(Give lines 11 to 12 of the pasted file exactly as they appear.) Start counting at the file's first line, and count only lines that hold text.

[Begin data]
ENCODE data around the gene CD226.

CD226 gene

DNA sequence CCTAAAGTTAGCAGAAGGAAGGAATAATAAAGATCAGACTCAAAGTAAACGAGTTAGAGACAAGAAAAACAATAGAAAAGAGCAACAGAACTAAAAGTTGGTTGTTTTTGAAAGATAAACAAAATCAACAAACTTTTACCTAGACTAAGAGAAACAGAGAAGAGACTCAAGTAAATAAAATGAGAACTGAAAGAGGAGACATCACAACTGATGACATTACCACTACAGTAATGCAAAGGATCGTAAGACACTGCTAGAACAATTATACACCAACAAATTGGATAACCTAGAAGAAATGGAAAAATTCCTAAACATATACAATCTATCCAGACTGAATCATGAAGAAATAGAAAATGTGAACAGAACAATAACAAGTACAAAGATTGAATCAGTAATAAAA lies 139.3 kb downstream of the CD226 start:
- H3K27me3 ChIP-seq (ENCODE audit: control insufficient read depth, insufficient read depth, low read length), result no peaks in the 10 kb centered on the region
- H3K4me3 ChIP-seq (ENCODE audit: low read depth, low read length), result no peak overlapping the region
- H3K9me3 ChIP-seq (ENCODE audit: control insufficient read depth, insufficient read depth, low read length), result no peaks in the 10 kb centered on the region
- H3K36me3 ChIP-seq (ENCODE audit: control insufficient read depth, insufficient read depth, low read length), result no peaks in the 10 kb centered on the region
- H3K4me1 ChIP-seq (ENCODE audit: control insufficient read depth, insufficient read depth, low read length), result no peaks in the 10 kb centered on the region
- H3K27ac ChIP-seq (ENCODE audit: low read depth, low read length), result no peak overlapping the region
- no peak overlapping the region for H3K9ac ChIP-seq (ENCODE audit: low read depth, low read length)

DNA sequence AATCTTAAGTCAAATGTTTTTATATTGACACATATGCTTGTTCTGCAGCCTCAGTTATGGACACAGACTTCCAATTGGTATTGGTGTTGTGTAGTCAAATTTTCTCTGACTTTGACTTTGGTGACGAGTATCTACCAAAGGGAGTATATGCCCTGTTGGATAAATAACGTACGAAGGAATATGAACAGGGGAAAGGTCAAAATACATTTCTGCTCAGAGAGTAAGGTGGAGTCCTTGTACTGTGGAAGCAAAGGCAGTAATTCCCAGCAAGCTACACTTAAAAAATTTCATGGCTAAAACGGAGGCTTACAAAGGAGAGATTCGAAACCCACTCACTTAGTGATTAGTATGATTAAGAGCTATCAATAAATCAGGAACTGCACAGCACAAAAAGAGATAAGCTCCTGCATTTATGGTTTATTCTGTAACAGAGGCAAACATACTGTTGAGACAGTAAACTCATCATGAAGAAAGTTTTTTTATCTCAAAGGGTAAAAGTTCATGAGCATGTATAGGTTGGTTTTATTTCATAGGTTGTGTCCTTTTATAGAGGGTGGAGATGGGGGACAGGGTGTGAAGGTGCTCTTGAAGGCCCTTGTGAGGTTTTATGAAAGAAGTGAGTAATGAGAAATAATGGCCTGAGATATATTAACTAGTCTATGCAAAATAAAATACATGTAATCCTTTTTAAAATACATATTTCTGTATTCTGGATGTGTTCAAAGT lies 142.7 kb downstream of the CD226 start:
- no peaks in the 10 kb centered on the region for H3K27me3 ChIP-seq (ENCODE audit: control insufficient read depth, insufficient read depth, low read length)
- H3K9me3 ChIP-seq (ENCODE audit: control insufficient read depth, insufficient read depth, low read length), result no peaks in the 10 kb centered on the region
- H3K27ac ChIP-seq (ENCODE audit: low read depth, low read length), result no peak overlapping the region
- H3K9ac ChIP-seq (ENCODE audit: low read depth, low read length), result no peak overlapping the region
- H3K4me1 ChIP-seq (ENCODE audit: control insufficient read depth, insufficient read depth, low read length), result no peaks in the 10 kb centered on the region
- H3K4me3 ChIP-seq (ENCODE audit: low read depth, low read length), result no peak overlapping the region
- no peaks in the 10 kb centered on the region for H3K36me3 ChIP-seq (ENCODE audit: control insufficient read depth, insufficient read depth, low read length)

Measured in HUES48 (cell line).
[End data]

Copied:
DNA sequence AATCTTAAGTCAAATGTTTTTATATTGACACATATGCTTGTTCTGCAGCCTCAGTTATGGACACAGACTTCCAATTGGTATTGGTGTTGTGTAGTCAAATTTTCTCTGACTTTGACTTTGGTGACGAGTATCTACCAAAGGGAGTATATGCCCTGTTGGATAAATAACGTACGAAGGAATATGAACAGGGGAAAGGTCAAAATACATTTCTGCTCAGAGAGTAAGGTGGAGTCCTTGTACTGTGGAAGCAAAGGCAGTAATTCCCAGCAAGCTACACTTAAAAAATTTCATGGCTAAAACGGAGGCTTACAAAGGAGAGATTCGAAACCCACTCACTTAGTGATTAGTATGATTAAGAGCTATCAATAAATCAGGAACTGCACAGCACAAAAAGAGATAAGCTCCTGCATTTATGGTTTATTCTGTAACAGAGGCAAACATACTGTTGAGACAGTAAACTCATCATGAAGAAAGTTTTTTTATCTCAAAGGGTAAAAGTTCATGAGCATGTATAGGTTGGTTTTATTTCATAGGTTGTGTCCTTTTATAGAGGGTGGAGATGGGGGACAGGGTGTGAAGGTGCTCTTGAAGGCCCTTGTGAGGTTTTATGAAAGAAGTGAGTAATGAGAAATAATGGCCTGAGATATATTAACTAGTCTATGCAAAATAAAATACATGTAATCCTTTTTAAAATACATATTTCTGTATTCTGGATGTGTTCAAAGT lies 142.7 kb downstream of the CD226 start:
- no peaks in the 10 kb centered on the region for H3K27me3 ChIP-seq (ENCODE audit: control insufficient read depth, insufficient read depth, low read length)